Here is a simple sentence with a deceptively simple mistake: I spoke to her yesterday for awhile. The problem is common enough that it often passes unnoticed, but something is stirring in the concluding prepositional phrase. There is the old adage that writing is rewriting. Let’s apply the adage.
A phrase, we remember, is a group of words without a subject and verb, and we generally name a phrase by the kind of word with which it begins: a prepositional phrase, then, is a group of words without a subject and verb that begins with a preposition—just what we have in the phrase for awhile. The preposition, though, brings its own demands into its construction, chiefly that it must have an object of some sort, generally a noun or pronoun, to which it points and which brings the phrase to a close. Earlier in the sentence we find the prepositional phrase to her, to being the preposition and her, a pronoun, its object. Prepositions show the affiliation or connection between objects across a sentence, so here the preposition to intends to connect the word her with I, the subject of spoke.
But what is the object of the preposition for in the phrase for awhile? Or to ask the same question another way, what’s an awhile? The object of a preposition must be a substantive, something, whether concrete or abstract, that can be named. No such thing as an awhile exists, so herein lies the heart of the problem: a prepositional phrase that has no object. A while, however, is something that does exist. A while is a short period of time, and as a noun, it can stand as the object of a preposition. We have, then, the answer to our problem: the phrase for awhile should be corrected to for a while. The preposition for now has a proper object and all’s fine in the world.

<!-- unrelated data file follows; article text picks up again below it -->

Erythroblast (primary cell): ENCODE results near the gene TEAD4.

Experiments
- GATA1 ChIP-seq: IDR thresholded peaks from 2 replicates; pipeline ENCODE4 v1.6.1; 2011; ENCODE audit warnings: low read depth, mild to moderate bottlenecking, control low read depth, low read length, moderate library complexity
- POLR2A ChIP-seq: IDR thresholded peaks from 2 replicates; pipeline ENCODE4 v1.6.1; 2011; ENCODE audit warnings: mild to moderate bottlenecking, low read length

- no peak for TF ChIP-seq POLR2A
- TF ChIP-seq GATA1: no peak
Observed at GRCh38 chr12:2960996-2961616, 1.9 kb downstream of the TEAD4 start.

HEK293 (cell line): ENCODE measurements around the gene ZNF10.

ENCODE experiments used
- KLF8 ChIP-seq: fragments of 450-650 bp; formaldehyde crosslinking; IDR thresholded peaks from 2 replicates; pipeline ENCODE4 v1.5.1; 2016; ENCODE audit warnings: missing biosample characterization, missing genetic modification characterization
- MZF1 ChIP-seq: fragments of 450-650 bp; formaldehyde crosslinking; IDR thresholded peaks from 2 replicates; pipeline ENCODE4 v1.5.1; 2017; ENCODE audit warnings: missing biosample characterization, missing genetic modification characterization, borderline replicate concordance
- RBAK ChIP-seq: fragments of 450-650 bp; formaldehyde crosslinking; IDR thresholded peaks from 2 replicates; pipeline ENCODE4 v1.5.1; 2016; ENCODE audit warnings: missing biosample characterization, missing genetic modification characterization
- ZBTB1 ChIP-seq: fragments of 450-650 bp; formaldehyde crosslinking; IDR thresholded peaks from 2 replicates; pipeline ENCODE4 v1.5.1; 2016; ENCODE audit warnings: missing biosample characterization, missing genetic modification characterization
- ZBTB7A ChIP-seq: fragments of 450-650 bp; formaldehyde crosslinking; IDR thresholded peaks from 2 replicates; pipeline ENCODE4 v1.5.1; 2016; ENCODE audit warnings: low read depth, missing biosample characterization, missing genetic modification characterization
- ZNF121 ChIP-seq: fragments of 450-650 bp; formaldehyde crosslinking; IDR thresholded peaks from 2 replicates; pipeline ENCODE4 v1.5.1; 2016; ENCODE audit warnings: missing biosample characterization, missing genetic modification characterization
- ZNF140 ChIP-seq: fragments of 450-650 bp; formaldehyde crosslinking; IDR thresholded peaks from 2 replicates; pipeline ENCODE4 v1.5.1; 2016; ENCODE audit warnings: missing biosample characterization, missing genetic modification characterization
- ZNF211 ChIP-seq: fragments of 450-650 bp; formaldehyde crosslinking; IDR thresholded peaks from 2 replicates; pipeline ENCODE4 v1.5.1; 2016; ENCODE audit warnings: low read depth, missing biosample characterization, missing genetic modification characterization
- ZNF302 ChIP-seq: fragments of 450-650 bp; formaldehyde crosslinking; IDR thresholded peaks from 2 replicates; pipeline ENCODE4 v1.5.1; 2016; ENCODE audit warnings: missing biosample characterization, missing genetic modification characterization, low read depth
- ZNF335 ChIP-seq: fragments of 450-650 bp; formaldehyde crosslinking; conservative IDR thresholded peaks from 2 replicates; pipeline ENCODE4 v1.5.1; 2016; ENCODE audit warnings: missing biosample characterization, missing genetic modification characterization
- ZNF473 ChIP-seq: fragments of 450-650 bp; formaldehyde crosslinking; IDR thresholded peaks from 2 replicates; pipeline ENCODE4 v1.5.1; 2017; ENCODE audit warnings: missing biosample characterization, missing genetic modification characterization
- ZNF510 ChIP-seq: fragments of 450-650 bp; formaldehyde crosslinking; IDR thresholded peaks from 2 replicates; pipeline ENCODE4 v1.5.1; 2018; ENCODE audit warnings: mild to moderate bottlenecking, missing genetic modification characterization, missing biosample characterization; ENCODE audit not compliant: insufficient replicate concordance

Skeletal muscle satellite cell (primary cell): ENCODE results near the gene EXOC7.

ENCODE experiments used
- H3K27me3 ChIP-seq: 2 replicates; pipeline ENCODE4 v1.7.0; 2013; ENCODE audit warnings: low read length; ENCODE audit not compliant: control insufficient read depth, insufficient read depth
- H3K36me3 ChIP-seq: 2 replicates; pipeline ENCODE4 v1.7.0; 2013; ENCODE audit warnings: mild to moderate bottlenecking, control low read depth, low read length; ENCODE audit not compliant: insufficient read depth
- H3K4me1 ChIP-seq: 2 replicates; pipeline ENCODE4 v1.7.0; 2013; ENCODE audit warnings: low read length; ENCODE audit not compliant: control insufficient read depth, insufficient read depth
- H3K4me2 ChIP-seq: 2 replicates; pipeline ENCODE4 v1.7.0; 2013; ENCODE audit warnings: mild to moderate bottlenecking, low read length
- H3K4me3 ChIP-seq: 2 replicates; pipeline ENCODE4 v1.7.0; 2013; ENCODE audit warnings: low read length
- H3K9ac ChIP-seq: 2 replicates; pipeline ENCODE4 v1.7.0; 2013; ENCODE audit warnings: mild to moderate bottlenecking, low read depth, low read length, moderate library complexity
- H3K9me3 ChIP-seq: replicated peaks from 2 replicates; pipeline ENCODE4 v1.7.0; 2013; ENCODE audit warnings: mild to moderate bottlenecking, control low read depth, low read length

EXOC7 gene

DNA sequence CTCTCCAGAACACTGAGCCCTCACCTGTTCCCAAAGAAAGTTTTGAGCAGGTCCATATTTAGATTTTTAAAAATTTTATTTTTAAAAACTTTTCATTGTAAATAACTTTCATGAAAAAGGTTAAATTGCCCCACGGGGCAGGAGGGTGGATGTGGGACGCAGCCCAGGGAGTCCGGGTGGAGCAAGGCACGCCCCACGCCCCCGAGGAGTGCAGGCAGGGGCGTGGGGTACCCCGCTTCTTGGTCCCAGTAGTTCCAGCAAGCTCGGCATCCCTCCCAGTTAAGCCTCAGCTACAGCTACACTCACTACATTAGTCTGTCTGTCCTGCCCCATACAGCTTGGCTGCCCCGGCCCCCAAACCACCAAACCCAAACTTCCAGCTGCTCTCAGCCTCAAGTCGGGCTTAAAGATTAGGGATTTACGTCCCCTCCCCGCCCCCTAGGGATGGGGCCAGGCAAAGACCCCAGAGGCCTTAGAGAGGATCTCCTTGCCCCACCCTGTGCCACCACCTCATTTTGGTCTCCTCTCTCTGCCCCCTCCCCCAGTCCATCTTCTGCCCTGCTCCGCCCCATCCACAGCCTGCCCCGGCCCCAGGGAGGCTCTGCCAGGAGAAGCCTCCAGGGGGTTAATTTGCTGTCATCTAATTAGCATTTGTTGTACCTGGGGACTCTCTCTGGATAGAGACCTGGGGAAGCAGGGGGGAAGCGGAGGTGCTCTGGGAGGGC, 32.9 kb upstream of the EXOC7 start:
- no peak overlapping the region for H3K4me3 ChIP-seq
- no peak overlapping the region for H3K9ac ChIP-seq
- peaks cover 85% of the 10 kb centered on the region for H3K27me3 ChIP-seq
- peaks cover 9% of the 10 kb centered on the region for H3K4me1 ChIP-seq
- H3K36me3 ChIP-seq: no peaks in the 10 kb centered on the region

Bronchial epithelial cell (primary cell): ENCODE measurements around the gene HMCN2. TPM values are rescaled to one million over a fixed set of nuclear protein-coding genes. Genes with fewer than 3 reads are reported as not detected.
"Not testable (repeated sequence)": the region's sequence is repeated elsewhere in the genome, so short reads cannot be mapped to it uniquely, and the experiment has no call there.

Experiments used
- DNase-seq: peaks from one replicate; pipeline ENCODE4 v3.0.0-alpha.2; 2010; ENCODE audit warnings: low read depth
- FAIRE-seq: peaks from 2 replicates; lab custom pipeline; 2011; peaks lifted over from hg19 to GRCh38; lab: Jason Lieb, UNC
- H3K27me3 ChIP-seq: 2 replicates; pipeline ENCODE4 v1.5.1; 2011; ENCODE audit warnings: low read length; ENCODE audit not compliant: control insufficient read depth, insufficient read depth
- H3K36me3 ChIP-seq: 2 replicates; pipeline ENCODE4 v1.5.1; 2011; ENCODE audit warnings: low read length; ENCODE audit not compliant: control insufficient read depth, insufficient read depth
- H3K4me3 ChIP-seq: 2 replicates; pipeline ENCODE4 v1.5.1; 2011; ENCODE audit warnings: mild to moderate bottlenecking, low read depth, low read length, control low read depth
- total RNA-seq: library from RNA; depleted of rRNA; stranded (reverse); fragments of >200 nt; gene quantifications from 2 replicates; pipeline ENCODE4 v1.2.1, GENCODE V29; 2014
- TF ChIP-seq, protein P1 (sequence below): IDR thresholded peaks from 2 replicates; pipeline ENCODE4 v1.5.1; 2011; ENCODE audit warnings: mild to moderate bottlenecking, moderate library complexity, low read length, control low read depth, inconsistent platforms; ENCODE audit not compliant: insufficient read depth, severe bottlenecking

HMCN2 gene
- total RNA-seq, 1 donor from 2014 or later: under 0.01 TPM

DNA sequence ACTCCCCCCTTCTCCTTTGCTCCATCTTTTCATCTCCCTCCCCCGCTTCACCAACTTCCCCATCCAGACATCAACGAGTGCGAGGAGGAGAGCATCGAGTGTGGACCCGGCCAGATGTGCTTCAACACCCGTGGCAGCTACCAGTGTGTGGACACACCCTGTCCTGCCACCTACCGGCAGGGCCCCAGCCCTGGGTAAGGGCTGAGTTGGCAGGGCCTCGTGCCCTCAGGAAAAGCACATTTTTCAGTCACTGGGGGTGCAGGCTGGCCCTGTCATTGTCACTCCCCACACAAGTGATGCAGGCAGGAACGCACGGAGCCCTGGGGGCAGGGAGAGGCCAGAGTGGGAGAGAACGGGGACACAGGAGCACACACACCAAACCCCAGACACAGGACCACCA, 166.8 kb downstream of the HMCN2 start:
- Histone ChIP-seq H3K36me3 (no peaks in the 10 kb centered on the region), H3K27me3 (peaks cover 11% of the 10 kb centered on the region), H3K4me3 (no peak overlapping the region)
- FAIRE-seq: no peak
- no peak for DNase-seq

The problem here is caused by the fact that the word awhile does indeed exist in English. Awhile is an adverb that means for a while, so when we write for awhile, we are overlapping the same meaning. We really have, then, two choices: either I spoke to her yesterday for a while or I spoke to her yesterday awhile. Grammatically, both are acceptable, but the first, I would judge, is the preferable for reasons of euphony: the five syllables of yesterday awhile seem to bump and jostle one another roughly; they’re a mouthful, and they can present themselves a little more elegantly with another syllable in the grouping: yesterday for a while.
The point to make, then, is that we are served well when we look at our revision work in two parts: form and syntax. Form means identifying what we are analyzing as a word, phrase, or clause; syntax means finding the part of speech that form is acting as. The prepositional phrase for a while is as a phrase an adverb, so that’s one choice. But awhile is as a word an adverb meaning the same thing. That’s another choice. And as my grandmother with her box of chocolates used to tell me when I was a boy: just one at a time.